Opinion: the achievements of biological control in Chile

Opinion Top Stories
Opinion: the achievements of biological control in Chile

By BioBichos Ltd agronomist Marcos Gerding

Marcos GerdingBiological control is an efficient and clean tool for managing agricultural pests, involving the identification, production and liberation of natural enemies in order to reduce the numbers of the pest organism.

The first great success in biological control in Chile was in 1921 with the introduction of the parasitoid, Aphelinus mali (Hymenoptera: Aphelinidae), responsible for the control of the woolly apple aphid (Eriosoma lanigerum). This insect achieved a substantial reduction in pest populations. Recently at the end of the 20th century there was a resurgence in this insect's population, possibly attributed to the application of insecticides to control codling moth.

Until 1983, there were 76 beneficial species that had been introduced to manage pests, and of the 66 of these that were to control insects with parasitoids and predators, three were entomopathogenic, three were phytophagous and one was a nematode pathogen.

All these introductions were made to develop classical biological control programs, meaning they imported beneficial agents, multiplied them in laboratories and liberated them without intervention afterwards. That's how they achieved important successes in controlling pests like the woolly apple aphid, the cottony cushion scale, the black olive scale, the pale green wheat aphid, the green alfalfa aphid, the grain aphid, the Russian wheat aphid, European pine shoot moth, and in weeds such as St John's wort.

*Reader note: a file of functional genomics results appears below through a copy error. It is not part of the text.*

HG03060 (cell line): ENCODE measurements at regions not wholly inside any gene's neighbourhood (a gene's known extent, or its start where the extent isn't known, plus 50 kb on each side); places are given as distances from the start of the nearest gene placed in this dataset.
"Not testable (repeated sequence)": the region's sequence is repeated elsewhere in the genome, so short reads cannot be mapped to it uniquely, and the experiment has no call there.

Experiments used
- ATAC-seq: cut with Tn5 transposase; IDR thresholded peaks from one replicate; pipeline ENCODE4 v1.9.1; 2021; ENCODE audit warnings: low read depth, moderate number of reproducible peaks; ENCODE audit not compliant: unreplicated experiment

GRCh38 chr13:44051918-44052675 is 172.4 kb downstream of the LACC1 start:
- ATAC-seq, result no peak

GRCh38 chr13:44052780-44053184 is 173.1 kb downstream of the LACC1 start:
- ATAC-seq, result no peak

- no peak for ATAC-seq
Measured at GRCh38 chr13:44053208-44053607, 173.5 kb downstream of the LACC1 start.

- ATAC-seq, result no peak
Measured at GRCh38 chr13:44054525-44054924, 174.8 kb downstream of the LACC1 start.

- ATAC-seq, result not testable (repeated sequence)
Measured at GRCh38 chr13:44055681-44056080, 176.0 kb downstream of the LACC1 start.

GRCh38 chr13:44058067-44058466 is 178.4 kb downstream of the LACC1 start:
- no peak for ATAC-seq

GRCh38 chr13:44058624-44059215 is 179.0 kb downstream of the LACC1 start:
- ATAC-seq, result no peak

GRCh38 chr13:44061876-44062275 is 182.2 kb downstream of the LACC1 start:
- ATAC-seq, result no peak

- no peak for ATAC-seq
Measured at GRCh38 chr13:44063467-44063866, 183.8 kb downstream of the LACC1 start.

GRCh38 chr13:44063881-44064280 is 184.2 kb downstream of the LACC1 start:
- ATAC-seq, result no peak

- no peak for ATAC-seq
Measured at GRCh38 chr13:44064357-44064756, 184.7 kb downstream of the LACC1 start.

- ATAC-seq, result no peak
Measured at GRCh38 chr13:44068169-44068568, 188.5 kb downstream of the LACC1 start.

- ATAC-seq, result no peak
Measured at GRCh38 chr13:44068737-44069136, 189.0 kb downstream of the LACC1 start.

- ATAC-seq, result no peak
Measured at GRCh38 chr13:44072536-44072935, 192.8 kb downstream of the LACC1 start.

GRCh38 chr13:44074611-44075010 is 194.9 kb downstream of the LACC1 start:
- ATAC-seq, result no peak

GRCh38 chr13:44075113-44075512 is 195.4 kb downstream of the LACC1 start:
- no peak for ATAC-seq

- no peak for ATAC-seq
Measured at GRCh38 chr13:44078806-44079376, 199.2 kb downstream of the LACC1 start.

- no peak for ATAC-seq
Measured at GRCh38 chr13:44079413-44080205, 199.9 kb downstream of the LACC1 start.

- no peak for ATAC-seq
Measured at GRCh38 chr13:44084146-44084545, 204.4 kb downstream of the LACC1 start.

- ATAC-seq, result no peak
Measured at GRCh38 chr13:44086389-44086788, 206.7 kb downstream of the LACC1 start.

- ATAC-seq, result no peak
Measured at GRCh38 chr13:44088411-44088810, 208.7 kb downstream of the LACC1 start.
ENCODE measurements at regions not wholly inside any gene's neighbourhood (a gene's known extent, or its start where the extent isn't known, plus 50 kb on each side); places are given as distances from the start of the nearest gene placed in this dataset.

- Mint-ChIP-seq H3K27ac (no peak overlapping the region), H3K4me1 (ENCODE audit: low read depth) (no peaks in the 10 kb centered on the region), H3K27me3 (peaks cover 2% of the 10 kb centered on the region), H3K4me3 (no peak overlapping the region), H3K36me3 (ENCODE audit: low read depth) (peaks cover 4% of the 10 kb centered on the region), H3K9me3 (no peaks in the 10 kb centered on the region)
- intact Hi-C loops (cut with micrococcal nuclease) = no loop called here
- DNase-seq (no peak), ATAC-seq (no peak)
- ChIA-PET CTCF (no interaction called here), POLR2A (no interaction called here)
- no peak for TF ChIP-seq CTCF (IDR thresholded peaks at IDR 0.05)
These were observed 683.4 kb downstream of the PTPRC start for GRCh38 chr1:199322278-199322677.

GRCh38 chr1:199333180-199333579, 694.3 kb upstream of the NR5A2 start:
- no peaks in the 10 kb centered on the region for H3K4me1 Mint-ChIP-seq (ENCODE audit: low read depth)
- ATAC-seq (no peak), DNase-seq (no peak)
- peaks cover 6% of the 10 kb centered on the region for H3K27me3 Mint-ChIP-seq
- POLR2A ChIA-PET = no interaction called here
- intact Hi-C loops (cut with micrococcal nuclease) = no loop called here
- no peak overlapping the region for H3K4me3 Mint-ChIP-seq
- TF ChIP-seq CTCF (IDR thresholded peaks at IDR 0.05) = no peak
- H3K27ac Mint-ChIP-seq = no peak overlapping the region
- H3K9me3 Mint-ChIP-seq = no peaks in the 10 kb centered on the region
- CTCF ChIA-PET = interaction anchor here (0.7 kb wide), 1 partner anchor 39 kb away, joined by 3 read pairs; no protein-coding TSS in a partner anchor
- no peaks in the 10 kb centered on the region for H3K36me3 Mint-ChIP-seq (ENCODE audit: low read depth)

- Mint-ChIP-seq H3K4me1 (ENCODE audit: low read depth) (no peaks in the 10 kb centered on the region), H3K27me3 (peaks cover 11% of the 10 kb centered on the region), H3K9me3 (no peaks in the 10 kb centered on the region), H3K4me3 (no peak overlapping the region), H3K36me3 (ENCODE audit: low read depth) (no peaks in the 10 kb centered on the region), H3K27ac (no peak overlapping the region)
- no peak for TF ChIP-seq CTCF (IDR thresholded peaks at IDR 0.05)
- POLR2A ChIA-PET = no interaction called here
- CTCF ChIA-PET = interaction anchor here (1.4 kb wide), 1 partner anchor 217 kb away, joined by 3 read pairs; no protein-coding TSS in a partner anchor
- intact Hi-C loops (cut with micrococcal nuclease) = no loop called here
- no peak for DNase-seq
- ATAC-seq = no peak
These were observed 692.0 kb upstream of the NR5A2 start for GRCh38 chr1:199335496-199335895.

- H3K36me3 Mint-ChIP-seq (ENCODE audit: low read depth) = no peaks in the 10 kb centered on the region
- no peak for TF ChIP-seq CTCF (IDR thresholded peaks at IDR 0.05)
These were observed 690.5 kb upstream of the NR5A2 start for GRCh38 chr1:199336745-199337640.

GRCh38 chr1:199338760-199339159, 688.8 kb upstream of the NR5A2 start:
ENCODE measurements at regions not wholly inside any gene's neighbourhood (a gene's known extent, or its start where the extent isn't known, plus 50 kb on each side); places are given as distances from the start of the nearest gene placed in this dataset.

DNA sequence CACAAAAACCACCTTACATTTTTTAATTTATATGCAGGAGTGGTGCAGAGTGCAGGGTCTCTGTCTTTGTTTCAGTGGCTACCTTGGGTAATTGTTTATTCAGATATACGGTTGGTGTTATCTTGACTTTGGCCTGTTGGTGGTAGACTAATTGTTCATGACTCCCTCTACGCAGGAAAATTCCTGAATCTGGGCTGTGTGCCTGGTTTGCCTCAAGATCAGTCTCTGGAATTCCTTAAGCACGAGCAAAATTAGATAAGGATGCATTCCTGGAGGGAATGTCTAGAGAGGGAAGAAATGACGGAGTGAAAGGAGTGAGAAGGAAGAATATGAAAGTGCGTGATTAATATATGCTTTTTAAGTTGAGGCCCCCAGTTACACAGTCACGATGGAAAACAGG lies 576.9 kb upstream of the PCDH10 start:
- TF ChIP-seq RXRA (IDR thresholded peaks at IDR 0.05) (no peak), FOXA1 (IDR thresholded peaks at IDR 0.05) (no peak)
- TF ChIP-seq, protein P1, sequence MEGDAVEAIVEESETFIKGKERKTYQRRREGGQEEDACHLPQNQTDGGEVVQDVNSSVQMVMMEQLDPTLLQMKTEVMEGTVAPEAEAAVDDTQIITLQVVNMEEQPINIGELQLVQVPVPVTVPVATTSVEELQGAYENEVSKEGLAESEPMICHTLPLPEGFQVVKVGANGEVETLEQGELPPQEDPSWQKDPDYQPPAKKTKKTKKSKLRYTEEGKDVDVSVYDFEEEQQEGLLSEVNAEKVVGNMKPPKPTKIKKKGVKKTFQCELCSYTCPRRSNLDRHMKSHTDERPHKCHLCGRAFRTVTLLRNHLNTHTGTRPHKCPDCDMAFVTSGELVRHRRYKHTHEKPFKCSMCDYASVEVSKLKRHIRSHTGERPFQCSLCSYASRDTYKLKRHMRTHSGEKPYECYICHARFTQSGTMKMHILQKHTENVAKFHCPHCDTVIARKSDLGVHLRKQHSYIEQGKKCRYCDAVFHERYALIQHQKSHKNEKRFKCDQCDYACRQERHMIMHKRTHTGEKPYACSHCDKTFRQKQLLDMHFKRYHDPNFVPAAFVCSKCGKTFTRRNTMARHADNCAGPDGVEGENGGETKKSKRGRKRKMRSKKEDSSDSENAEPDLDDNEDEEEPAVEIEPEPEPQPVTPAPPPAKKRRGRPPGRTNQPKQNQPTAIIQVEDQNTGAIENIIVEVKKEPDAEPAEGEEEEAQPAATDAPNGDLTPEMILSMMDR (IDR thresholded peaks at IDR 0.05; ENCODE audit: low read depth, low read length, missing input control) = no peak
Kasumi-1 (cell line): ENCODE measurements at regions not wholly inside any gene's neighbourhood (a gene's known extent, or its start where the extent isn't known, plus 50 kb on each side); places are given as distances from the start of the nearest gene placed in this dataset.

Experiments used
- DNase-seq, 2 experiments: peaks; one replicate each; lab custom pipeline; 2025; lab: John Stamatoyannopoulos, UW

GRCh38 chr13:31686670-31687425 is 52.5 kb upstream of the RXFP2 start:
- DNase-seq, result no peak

Between 1903 and 1983, 55% of the total amount of beneficial insects introduced to the country were positively established, but not all were considered successful in controlling the pests for which they were introduced.

Since that year going forward, the ratio of success to introduction has increased substantially due to an improvement in laboratory breeding techniques, greater knowledge of the biology of each pest, and an improvement in the means of transport that has meant that the conditions of insects are better on arrival than in the past, when shipments were made by sea.

But not all biological control is based on introducing beneficial agents. In Chile there is a great diversity of beneficial species that contain many pest populations to levels that do not affect crop production - ladybirds, hoverflies, tachinid flies, ground beetles, wasps, bedbugs, entomopathogenic fungi and mites, to highlight a few. Many of these species have been in the introduction plans of other countries such as the U.S., Brazil, France, Bolivia, Peru, Argentina, Japan and India.

The most recent achievements of classical biological control involve the introduction of natural enemies to control wheat aphids (1976-1980), the Russian wheat aphid (1987-1990), the European pine shoot moth (1987-1922), the ash whitefly (1995-2000) and the Easter Island domestic fly (1982-1984).

In recent years, interest has increased in the use of biological control for both pests and diseases, which is reflected in an increase in companies dedicated to this area.

So that good perspectives on the use of this system are kept with time, it is important to consider the quality of the biological matter sold, as well as evaluating the establishment of liberated organisms and their control potential.




Subscribe to our newsletter